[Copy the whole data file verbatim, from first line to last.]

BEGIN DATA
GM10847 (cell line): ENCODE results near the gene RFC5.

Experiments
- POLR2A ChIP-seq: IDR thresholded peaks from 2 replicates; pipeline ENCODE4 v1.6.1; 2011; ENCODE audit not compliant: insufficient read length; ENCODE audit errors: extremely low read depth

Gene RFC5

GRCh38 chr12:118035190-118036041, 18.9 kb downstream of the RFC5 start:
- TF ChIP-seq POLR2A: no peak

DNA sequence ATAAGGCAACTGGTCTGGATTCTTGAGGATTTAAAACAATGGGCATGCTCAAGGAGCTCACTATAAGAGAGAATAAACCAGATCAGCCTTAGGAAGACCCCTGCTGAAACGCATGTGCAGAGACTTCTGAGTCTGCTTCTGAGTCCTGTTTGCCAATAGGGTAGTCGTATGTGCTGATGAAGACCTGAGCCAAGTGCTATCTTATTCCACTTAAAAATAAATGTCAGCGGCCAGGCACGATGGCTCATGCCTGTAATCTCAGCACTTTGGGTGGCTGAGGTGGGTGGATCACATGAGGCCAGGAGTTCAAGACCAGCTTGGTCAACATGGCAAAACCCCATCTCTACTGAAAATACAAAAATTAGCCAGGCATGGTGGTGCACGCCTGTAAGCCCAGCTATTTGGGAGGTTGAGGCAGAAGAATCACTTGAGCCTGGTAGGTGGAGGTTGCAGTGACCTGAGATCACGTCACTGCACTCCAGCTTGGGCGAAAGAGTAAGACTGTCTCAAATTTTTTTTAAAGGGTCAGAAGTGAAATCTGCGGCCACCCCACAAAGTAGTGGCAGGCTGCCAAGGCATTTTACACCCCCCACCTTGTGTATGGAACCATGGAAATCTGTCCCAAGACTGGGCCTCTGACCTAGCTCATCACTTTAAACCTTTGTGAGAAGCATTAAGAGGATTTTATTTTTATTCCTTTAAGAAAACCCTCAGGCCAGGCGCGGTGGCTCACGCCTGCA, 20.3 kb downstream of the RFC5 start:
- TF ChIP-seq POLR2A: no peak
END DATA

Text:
GM10847 (cell line): ENCODE results near the gene RFC5.

Experiments
- POLR2A ChIP-seq: IDR thresholded peaks from 2 replicates; pipeline ENCODE4 v1.6.1; 2011; ENCODE audit not compliant: insufficient read length; ENCODE audit errors: extremely low read depth

Gene RFC5

GRCh38 chr12:118035190-118036041, 18.9 kb downstream of the RFC5 start:
- TF ChIP-seq POLR2A: no peak

DNA sequence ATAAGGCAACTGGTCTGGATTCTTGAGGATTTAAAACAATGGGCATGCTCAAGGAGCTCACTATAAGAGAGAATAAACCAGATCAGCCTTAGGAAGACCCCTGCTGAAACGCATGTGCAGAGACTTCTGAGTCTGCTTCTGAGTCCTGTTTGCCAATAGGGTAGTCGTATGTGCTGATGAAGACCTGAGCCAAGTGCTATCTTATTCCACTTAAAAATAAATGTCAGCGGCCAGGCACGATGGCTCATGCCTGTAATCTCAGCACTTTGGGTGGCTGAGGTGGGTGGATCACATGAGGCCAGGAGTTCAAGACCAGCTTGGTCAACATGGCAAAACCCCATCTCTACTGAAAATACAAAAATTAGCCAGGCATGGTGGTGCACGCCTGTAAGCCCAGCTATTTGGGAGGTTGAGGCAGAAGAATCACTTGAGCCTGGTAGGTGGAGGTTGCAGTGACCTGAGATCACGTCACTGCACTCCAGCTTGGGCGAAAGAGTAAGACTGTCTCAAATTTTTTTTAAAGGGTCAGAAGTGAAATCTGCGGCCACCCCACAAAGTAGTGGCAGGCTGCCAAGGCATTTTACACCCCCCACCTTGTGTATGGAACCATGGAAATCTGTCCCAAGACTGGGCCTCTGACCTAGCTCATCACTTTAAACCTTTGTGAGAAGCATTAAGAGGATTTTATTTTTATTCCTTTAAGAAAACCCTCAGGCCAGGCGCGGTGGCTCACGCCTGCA, 20.3 kb downstream of the RFC5 start:
- TF ChIP-seq POLR2A: no peak